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In Linux, how do I remove folders with a certain name which are nested deep in a folder hierarchy?

The following paths are under a folder and I would like to remove all folders named a.

1/2/3/a
1/2/3/b
10/20/30/a
10/20/30/b
100/200/300/a
100/200/300/b

What Linux command should I use from the parent folder?

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4 Answers 4

up vote 5 down vote accepted

Use find, filter with only directories, filter by name, exec rmdir :

find -type d -name a -exec rmdir {} \;
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6  
use rm -rf instead of rmdir if you also want files inside that directory to be deleted. –  pistache Oct 23 '12 at 14:31

Use find for name "a" and execute rm to remove those named according to your wishes, as follows:

find . -name a -exec rm -rf {} \;

Test it first using ls to list:

find . -name a -exec ls {} \;

To ensure this only removes directories and not plain files, use the "-type d" arg (as suggested in the comments):

find . -name a -type d -exec rm -rf {} \;

The "{}" is a substitution for each file "a" found - the exec command is executed against each by substitution.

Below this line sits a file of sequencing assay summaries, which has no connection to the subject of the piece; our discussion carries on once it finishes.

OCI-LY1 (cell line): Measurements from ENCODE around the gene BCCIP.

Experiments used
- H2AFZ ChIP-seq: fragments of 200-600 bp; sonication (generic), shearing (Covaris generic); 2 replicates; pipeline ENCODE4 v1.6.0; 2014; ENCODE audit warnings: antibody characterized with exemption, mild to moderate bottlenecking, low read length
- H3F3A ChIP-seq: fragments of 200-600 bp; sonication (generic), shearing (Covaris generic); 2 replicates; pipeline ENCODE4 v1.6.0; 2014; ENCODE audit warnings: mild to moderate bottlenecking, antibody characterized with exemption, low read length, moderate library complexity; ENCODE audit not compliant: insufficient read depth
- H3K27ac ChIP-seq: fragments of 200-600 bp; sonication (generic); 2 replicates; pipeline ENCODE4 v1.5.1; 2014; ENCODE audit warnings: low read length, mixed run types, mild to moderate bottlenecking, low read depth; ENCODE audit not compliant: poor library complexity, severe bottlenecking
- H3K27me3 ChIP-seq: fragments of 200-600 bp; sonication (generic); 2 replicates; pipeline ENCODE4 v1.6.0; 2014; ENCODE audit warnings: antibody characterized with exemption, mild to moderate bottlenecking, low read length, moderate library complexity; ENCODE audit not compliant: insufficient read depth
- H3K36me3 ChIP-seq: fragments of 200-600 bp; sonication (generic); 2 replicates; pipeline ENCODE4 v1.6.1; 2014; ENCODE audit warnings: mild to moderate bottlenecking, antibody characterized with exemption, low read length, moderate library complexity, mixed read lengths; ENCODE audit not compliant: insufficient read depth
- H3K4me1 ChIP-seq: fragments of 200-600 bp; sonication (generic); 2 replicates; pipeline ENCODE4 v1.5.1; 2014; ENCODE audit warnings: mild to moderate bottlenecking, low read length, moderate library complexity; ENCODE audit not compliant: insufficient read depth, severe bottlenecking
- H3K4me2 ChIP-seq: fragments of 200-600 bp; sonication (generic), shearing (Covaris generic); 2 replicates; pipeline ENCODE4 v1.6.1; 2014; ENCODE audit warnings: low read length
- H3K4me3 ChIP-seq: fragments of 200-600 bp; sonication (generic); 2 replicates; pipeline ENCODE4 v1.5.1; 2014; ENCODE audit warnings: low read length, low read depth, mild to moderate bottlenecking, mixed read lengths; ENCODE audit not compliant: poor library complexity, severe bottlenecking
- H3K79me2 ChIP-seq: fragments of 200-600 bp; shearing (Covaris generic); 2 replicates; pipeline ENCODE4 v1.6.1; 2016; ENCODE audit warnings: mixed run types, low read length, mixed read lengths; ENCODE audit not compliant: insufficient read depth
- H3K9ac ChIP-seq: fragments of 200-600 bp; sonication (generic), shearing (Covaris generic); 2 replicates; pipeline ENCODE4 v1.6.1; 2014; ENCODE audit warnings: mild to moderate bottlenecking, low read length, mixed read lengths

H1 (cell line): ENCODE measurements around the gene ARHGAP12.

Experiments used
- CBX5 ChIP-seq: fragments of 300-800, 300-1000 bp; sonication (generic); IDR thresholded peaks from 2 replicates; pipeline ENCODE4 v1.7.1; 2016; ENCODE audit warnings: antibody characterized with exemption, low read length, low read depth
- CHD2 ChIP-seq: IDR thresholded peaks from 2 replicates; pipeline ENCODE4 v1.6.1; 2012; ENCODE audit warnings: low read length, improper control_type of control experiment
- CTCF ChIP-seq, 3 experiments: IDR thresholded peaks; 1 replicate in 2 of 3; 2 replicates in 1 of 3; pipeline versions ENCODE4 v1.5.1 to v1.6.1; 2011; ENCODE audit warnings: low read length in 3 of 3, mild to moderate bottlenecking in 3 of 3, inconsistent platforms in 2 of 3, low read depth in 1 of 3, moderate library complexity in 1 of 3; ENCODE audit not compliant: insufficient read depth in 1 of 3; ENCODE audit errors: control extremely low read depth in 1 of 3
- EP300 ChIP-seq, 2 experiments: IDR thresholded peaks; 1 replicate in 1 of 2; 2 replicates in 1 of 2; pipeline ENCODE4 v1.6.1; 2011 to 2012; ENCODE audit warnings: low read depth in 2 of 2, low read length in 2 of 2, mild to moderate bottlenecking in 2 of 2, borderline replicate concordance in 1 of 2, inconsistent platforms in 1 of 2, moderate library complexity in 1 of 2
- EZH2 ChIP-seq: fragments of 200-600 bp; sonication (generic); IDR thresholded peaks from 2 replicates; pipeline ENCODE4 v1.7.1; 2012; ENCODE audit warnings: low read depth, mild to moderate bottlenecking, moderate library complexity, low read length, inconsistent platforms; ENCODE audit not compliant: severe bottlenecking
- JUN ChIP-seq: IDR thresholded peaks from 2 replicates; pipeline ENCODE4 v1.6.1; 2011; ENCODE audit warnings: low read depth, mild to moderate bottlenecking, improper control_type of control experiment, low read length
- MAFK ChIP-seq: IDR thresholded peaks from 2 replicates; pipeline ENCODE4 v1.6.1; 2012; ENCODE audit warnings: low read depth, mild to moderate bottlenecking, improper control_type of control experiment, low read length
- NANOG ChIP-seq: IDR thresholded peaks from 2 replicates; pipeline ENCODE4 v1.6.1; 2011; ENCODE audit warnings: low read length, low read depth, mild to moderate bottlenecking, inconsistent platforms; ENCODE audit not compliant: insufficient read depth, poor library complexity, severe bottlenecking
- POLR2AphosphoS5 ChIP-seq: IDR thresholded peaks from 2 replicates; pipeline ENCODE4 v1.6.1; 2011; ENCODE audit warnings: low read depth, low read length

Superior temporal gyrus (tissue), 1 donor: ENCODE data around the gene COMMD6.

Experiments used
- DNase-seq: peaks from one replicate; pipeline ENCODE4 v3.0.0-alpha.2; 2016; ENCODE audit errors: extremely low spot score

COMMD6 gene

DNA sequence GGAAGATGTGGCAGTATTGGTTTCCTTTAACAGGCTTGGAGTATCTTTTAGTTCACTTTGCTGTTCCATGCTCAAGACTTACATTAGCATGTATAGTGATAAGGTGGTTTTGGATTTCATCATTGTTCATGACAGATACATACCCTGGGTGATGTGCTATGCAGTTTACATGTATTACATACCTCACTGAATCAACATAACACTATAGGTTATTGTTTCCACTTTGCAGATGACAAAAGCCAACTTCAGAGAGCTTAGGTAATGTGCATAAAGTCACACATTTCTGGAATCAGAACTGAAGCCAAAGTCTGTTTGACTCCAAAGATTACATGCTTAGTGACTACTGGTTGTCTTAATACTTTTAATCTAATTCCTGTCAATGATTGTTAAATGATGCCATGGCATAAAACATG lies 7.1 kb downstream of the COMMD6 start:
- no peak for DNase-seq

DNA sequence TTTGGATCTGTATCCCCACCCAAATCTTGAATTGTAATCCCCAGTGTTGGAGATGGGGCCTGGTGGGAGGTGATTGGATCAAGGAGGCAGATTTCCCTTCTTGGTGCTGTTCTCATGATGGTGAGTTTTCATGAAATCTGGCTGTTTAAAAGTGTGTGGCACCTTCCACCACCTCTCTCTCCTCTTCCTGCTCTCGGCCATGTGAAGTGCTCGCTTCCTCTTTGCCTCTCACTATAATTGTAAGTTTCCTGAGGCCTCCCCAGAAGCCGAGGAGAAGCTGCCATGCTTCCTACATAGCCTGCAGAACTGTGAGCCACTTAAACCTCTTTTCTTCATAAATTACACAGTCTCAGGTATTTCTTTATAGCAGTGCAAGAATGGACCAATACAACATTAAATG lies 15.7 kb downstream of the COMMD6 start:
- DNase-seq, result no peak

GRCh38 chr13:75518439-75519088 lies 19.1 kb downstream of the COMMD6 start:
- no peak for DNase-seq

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1  
You probably want to add a "-type d" in there just incase a file matches the same name. –  Mark Loeser Oct 23 '12 at 14:29
    
@Mark Loeser - good shout. Updated answer. +1 –  wmorrison365 Oct 23 '12 at 14:37
1  
Also note that this will catch something like 1/2/a/3/4, which may not be intended, so +1 for the recommendation to test first... –  twalberg Oct 23 '12 at 14:46
find ./ -name "FOLDERNAME" | xargs rm -Rf

Should do the trick. WARNING, if you accidentally pump a . or / into xargs rm -Rf your entire computer will be deleted without an option to get it back, requiring an OS reinstall.

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This also works - it will remove all the folders called "a" and their contents:

rm -rf `find -type d -name a`
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